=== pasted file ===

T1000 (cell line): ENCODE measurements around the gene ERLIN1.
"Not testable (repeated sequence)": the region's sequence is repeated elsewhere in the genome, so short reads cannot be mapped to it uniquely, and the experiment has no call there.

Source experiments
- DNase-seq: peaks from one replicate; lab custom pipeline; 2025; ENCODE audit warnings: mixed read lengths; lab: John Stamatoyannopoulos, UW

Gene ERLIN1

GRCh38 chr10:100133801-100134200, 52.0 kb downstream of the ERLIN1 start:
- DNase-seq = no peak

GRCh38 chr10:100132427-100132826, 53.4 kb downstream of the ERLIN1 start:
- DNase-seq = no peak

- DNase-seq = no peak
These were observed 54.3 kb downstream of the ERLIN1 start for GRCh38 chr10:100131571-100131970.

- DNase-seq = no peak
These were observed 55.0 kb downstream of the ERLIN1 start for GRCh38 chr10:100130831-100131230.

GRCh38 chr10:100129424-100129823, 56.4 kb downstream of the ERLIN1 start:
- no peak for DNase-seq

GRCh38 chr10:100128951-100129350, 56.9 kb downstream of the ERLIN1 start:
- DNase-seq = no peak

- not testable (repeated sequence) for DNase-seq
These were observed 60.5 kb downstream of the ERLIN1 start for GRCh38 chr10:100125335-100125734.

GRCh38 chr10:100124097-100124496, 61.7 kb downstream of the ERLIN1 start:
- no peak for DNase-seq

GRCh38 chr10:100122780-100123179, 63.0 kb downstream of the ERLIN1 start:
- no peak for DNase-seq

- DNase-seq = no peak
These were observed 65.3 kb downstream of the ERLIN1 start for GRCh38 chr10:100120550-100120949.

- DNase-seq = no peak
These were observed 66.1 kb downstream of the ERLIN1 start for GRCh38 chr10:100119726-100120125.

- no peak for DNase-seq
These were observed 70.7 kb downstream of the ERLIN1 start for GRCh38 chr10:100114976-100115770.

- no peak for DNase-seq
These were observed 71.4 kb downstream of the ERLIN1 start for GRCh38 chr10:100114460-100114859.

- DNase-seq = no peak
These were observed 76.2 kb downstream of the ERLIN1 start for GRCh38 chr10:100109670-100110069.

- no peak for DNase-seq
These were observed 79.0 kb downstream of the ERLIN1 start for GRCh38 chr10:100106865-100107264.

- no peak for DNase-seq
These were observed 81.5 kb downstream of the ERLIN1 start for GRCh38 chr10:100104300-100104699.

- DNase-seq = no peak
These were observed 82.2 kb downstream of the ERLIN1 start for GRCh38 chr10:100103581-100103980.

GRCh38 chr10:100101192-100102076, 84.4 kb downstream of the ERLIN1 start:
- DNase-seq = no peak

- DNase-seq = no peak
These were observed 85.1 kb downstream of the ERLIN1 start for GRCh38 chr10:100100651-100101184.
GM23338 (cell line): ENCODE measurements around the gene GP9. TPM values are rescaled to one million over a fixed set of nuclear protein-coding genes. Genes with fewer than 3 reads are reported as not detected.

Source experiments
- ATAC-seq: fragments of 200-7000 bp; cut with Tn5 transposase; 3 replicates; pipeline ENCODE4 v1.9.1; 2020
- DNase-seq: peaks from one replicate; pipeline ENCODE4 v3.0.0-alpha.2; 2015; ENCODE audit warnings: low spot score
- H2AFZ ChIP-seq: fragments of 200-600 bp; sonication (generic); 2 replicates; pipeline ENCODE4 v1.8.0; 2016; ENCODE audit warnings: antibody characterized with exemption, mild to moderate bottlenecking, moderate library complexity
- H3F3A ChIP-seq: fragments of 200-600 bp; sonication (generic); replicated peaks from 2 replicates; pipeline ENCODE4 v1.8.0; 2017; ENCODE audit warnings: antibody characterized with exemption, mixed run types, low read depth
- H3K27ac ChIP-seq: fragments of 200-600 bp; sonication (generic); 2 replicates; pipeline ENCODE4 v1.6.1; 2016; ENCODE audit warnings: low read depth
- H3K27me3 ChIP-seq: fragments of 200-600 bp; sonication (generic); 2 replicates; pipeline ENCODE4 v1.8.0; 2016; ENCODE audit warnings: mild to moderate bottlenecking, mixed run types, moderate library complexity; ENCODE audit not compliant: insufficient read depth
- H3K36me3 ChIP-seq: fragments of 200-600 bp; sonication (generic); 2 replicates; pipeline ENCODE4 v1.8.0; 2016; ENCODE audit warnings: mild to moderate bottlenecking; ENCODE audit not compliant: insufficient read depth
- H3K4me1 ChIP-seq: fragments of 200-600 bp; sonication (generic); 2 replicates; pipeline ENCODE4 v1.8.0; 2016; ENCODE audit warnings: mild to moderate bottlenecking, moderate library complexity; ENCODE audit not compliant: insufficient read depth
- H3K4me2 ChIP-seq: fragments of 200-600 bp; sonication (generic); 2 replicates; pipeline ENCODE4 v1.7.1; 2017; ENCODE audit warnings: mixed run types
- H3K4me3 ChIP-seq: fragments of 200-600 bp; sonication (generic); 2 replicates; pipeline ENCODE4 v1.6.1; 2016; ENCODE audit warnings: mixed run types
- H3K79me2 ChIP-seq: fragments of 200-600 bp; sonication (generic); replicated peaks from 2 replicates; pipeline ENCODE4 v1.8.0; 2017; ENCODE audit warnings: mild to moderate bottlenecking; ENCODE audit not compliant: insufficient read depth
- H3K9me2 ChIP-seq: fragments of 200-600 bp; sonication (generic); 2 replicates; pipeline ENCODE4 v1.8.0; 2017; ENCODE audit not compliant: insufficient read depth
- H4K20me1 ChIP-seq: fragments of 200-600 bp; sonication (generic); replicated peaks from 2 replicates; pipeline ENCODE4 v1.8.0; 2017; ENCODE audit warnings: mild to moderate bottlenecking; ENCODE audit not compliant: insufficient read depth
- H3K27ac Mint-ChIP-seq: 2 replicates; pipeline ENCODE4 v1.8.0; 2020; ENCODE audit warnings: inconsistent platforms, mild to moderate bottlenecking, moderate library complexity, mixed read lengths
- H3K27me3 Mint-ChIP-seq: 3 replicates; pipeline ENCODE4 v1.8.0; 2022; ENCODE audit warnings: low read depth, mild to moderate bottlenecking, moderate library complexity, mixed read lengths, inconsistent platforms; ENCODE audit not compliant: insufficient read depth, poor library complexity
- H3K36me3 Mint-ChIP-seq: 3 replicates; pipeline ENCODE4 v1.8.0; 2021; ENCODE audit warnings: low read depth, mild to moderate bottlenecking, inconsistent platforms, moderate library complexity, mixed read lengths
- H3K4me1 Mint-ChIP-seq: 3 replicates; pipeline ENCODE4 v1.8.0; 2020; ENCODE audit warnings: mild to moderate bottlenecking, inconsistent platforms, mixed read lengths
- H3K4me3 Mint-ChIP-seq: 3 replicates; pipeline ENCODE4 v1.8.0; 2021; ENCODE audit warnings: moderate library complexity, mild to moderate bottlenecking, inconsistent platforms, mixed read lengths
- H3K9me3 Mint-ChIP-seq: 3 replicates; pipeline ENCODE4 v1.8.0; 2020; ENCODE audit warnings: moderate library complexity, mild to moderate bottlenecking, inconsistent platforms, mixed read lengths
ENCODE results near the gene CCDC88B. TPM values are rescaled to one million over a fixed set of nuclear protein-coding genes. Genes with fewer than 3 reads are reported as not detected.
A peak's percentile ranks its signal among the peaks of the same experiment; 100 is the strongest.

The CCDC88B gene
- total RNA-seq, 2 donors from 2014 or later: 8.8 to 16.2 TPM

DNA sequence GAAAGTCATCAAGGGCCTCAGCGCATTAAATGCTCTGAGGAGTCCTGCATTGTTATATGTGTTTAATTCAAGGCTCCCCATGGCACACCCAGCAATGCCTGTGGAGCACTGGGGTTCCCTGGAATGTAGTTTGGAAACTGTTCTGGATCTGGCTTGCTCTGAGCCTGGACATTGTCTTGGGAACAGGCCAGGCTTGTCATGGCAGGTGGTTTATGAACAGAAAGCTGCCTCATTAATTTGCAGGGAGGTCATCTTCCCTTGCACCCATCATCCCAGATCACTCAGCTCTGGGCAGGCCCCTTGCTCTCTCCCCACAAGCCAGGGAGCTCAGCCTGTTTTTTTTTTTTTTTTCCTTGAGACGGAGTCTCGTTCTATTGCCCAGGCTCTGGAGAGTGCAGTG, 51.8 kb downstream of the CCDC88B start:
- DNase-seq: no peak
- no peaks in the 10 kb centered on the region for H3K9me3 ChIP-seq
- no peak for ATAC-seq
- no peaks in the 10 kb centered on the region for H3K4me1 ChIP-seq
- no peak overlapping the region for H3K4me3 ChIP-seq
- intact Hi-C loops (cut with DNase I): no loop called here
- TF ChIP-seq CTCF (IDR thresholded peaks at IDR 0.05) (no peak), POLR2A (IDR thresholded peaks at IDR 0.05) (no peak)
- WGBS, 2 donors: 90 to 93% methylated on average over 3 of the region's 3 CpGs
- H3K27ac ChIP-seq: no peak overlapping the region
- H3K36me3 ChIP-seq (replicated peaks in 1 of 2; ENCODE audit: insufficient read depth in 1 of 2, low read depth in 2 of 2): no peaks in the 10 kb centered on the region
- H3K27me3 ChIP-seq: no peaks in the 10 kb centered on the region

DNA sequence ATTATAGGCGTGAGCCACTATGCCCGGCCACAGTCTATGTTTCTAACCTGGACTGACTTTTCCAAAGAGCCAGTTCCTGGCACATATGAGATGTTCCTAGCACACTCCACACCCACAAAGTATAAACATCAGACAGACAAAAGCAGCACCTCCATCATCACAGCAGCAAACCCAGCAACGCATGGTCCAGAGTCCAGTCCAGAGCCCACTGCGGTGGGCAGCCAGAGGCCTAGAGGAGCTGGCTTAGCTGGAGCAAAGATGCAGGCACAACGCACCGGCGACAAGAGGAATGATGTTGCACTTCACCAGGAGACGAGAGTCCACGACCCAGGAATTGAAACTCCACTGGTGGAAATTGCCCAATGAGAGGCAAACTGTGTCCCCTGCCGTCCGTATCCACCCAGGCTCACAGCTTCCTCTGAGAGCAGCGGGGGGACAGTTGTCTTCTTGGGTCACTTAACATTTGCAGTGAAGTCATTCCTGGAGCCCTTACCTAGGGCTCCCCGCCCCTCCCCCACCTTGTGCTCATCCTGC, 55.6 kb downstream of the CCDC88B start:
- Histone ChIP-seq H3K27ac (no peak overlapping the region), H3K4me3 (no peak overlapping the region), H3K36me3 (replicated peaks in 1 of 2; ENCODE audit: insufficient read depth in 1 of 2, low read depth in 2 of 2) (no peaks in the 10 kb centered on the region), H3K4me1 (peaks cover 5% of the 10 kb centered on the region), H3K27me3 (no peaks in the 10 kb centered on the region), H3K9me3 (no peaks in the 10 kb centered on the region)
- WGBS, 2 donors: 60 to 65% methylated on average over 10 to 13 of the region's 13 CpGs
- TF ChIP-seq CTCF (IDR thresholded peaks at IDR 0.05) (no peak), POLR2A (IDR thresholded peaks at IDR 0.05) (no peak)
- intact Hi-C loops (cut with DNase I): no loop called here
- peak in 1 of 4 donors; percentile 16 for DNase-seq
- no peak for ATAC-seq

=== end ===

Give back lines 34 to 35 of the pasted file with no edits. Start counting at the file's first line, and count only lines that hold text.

- no peak for DNase-seq
These were observed 79.0 kb downstream of the ERLIN1 start for GRCh38 chr10:100106865-100107264.